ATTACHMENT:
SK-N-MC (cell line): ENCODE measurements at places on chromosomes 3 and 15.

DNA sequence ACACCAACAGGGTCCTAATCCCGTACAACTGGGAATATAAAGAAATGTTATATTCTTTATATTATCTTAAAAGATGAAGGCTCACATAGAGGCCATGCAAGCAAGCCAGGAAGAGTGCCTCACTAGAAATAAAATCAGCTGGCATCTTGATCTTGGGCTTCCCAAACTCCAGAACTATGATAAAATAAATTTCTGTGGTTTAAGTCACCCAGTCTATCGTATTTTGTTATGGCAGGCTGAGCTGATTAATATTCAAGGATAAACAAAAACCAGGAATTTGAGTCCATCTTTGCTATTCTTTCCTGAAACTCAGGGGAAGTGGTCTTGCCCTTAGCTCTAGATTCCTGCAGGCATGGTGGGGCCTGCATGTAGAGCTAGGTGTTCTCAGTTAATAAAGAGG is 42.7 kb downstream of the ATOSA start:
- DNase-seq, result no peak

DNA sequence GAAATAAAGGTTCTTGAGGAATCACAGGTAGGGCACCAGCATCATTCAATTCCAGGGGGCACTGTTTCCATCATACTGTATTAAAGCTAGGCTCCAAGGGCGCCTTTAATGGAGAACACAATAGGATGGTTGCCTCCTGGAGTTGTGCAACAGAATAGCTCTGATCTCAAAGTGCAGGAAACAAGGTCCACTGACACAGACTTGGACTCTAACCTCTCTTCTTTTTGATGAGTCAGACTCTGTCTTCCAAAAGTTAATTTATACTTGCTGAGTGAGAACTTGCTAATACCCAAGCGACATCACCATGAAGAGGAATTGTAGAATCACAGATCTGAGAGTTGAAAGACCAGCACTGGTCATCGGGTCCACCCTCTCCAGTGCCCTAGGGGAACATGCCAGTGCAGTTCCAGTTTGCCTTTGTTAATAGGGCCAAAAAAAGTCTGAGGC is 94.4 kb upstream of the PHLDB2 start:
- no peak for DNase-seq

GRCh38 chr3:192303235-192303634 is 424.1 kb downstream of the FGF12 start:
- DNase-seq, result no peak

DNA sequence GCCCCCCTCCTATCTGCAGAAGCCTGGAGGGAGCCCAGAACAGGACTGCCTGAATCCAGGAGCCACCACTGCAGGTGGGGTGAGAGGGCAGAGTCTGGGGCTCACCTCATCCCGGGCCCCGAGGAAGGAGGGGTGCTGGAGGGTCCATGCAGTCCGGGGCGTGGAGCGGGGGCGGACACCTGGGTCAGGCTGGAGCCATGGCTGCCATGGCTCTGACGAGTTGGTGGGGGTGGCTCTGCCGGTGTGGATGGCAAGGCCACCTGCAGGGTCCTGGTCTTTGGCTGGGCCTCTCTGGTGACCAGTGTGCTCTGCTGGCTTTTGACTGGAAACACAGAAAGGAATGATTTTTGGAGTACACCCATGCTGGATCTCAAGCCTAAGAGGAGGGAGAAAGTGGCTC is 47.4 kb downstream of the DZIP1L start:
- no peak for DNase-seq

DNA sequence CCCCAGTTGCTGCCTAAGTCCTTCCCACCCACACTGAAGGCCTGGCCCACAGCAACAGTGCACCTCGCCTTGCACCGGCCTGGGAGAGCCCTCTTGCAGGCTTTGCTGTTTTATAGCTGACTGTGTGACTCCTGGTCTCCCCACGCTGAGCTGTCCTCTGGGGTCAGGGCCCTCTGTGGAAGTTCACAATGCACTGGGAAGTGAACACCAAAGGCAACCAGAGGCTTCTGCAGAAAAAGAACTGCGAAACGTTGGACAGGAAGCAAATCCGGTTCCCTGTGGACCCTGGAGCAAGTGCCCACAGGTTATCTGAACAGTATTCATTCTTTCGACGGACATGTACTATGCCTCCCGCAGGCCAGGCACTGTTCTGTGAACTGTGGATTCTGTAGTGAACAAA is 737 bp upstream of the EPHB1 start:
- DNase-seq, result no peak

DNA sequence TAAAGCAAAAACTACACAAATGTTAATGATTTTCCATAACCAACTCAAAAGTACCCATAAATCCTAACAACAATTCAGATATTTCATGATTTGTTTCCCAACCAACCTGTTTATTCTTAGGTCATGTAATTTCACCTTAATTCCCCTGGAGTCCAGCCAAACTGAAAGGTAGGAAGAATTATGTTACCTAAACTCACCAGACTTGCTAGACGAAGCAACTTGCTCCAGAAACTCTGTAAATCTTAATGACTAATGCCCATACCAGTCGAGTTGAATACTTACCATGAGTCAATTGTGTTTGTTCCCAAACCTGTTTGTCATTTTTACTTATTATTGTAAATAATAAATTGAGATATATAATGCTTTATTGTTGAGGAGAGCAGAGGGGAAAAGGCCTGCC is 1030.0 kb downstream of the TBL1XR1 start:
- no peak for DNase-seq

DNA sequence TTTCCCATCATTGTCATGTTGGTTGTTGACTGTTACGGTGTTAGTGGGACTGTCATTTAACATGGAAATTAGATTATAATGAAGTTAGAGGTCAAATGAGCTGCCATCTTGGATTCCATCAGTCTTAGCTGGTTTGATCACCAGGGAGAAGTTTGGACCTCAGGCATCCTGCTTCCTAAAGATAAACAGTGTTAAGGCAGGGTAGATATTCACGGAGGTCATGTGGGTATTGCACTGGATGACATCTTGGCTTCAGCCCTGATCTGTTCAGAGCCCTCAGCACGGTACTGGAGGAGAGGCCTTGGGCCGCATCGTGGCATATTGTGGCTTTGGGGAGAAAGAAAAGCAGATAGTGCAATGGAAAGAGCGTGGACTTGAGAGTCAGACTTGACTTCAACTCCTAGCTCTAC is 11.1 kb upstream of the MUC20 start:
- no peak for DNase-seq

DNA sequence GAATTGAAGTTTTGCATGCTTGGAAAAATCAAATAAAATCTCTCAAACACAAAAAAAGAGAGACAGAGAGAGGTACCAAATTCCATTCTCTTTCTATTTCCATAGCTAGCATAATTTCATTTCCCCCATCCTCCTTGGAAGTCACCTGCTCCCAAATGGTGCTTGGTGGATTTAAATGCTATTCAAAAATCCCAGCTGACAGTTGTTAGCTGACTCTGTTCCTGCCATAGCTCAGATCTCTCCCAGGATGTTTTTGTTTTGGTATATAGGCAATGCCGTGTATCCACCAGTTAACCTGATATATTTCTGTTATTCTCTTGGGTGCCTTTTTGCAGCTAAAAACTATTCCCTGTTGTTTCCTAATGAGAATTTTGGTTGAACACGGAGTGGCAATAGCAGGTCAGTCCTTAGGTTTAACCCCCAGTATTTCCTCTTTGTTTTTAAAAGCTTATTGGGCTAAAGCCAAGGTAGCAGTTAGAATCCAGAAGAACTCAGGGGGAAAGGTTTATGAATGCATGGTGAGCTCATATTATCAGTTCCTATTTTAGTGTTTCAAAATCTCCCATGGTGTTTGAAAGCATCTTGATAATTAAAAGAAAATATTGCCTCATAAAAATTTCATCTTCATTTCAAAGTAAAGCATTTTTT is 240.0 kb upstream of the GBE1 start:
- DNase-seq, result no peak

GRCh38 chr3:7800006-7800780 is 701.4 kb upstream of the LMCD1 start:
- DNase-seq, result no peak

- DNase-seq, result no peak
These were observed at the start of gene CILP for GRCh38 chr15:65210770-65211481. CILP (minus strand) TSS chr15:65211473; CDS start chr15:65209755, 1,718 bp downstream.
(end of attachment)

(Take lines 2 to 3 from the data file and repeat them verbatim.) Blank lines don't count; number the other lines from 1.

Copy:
DNA sequence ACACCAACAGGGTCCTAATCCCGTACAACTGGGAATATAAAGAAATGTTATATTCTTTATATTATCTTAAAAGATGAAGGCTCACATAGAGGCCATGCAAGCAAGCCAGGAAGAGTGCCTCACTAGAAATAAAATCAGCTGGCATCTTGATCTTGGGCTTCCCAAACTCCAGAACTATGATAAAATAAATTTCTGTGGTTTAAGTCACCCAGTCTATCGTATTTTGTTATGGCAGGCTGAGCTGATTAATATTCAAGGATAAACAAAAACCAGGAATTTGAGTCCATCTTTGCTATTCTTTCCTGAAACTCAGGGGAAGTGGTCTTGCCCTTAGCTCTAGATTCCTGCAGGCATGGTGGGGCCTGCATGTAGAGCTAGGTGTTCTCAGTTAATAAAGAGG is 42.7 kb downstream of the ATOSA start:
- DNase-seq, result no peak